D.C. analog ambush

McCain pumps digital bill with 9/11 tales

WASHINGTON — Sen. John McCain (R-Ariz.) launched a broadside at broadcasters as he introduced his digital television transition bill, claiming their resistance to surrendering the analog spectrum contributed to some extent to deaths in the terrorist attacks of 9/11.

While noting in his statement on the Senate floor that “broadcast television is a powerful communications tool and important information source for citizens,” McCain, who has frequently been at odds with broadcasters, later said, “The 9/11 Commission’s Final Report contained harrowing tales about police officers and firefighters who were inside the Twin Towers and unable to receive evacuation orders over their radios from commanders.”

At a press conference, McCain appeared with two mothers who lost children in the World Trade Center attack. One said that her son might not have died had there been clear communications — which more analog spectrum would have ensured — to alert people trapped inside about possible ways out.

In limbo

Several lawmakers attempted to expedite return of the spectrum last year, McCain said, “but our efforts were thwarted by the powerful National Assn. of Broadcasters.”

NAB topper Edward O. Fritts issued a response, saying, “As former Homeland Security Director Tom Ridge has noted, local television stations provide a lifeline service during terrorist attacks, hurricanes, tornadoes and other natural disasters. We are committed to completing the digital transition in a timely fashion, including return of analog spectrum, and will work with Congress to ensure that millions of consumers are not left stranded by a premature end to analog broadcasting.”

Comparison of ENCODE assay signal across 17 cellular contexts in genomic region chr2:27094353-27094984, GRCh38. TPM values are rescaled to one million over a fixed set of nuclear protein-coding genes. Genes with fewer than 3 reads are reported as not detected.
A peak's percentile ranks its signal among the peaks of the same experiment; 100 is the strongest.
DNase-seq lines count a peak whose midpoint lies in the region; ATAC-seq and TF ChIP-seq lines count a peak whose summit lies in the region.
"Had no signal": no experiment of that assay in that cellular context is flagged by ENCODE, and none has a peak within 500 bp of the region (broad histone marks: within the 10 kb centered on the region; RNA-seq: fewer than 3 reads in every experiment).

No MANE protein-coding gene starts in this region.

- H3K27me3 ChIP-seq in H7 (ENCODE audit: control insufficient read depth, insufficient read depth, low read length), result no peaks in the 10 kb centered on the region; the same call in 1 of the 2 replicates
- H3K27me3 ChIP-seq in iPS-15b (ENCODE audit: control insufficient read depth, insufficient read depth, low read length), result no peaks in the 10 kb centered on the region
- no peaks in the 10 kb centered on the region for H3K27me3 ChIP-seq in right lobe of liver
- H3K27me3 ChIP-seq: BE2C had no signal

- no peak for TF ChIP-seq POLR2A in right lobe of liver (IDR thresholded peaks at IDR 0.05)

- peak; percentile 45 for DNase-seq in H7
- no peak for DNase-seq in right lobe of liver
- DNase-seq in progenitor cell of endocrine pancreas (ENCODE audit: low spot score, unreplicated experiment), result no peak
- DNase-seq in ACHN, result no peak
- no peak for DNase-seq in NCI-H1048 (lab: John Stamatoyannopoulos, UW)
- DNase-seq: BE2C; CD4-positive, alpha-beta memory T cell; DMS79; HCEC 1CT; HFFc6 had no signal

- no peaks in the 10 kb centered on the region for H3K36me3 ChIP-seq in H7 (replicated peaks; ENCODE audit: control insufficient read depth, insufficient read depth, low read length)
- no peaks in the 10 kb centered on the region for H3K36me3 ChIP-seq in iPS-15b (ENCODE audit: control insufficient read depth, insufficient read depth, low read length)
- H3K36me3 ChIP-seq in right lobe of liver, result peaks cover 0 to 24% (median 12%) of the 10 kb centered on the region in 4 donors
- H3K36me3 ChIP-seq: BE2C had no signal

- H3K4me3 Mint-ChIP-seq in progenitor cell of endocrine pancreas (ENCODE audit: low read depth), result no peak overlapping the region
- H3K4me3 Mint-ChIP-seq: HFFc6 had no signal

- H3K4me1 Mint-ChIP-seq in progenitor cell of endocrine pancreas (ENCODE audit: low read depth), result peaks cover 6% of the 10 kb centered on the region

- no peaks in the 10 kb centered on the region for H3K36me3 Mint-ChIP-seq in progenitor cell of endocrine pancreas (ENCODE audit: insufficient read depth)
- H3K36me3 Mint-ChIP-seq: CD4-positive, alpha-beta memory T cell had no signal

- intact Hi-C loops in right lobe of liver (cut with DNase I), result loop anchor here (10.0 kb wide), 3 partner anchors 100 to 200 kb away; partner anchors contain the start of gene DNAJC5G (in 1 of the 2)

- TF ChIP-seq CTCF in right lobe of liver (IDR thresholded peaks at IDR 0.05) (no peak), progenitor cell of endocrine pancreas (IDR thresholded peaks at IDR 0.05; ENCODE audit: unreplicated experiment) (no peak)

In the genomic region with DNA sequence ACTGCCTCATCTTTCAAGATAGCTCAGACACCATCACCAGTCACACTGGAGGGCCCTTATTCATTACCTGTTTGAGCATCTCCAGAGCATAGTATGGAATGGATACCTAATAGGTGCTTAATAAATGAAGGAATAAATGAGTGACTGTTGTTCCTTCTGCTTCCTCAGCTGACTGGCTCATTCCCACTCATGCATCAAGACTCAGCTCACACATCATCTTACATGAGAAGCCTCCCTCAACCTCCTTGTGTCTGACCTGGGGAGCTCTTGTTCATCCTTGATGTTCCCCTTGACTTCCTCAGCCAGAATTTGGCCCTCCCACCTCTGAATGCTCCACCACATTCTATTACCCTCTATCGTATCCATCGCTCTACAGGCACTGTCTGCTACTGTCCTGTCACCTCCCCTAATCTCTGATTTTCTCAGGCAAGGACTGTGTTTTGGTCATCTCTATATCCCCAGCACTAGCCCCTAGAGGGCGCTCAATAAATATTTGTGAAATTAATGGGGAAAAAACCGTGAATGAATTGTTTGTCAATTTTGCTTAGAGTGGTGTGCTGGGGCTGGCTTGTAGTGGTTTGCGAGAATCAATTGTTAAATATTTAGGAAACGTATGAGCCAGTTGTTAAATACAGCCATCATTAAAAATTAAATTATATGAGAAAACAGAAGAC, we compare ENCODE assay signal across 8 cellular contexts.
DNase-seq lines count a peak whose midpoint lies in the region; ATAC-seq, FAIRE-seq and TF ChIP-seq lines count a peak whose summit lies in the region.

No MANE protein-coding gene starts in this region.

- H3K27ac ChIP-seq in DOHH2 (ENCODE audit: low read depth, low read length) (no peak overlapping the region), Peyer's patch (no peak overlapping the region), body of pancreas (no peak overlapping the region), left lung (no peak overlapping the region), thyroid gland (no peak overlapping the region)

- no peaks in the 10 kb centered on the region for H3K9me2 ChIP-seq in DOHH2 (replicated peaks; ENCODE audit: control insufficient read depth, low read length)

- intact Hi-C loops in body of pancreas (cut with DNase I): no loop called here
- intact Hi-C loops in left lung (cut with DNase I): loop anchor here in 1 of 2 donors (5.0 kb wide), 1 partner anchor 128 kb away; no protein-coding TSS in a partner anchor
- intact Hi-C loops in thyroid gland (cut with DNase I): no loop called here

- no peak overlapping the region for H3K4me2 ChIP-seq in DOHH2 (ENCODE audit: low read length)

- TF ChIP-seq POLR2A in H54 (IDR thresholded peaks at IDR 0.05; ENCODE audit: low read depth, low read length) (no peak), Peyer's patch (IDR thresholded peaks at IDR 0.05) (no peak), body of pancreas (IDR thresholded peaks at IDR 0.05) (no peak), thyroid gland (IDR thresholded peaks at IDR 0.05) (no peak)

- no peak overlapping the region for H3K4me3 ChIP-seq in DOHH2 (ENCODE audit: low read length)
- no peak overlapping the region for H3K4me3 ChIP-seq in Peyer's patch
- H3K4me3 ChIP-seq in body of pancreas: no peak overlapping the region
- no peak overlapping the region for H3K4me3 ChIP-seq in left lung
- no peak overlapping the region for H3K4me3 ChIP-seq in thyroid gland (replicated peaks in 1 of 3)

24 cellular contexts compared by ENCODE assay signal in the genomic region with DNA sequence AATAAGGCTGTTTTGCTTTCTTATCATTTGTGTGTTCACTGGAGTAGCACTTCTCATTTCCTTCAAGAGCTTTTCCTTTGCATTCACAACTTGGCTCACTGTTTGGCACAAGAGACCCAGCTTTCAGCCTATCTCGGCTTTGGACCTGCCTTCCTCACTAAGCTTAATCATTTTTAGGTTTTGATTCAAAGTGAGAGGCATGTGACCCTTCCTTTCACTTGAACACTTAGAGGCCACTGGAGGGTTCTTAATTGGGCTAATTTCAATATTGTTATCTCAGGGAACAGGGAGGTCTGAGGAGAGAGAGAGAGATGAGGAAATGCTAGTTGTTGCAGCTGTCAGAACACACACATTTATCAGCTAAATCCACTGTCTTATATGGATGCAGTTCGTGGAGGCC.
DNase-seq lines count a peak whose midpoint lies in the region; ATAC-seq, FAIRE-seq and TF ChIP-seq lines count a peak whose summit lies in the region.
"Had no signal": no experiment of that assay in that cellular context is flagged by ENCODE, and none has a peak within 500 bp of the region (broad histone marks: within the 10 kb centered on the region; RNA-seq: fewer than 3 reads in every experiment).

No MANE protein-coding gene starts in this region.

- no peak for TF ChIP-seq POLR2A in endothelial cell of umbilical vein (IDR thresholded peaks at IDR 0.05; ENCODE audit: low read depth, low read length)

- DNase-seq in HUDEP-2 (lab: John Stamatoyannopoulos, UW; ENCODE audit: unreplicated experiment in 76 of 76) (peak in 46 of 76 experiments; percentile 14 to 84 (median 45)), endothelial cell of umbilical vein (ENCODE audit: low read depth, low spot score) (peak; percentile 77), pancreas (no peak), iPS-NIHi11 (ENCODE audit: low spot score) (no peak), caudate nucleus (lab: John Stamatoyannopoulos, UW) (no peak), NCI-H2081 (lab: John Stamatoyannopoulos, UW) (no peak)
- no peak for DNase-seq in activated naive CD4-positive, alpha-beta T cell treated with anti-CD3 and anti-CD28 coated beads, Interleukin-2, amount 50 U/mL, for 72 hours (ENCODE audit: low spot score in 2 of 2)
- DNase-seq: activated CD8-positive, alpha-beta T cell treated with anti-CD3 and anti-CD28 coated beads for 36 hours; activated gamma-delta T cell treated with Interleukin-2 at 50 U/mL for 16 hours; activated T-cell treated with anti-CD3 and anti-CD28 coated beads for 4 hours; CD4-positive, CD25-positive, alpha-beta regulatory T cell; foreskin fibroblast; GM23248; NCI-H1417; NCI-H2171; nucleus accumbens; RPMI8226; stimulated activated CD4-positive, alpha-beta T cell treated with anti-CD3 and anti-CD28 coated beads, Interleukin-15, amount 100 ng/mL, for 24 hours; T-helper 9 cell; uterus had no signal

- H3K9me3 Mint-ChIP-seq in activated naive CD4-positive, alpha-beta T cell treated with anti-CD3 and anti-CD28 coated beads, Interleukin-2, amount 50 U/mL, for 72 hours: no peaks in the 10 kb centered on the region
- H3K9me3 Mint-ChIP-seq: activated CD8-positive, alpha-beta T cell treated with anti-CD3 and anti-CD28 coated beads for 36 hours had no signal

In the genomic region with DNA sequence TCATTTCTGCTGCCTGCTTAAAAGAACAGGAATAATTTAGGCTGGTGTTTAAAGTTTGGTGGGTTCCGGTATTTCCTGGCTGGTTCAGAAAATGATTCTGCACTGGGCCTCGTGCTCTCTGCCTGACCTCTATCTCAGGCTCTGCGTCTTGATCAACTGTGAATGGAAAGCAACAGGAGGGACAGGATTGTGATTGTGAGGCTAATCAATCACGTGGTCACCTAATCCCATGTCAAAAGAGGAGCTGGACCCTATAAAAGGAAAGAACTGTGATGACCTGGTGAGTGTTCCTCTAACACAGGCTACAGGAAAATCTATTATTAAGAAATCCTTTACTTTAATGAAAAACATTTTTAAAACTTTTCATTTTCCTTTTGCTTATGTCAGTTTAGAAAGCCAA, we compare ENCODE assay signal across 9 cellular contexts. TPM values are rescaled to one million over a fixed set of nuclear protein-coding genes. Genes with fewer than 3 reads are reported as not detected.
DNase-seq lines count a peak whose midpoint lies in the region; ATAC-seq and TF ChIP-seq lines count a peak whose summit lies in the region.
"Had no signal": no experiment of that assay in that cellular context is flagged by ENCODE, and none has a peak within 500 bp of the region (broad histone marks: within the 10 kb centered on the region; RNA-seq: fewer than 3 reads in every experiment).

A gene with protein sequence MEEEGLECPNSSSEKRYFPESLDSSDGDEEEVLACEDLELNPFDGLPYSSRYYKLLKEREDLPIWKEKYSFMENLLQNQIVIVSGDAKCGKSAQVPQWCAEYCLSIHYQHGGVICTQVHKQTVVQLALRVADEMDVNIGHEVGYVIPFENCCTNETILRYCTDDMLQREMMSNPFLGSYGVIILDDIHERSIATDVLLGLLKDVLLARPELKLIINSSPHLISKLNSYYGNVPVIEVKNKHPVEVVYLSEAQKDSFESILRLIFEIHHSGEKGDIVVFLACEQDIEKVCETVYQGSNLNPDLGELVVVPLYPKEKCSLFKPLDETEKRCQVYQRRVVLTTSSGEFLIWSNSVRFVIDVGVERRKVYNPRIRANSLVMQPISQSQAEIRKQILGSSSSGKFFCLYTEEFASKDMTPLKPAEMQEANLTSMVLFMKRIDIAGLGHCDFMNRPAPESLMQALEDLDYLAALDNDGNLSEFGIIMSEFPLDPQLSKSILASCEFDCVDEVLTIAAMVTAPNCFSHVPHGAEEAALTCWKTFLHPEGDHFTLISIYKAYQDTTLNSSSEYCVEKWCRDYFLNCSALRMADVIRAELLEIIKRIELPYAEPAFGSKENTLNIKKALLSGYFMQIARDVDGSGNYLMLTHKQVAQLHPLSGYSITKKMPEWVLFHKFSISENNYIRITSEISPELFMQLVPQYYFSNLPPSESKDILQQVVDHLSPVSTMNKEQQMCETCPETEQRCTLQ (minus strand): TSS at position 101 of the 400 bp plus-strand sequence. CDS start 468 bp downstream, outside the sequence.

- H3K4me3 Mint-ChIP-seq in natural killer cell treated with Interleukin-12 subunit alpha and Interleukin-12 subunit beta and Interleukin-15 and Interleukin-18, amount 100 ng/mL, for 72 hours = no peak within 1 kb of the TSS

McCain’s DTV bill, co-sponsored by Sen. Joe Lieberman (D-Conn.), is titled the Spectrum Availability for Emergency-response and Law-enforcement to Improve Vital Emergency Services Act, otherwise known as the SAVE LIVES Act. In addition to pushing for a quick reclaiming of the analog spectrum from broadcasters, it calls for a final cutoff date of Dec. 31, 2008, for all analog transmissions — the same date the House is considering.

Bill also would require the FCC to auction the recovered analog television spectrum no earlier than Dec. 17, 2006, but no later than April 1, 2008.

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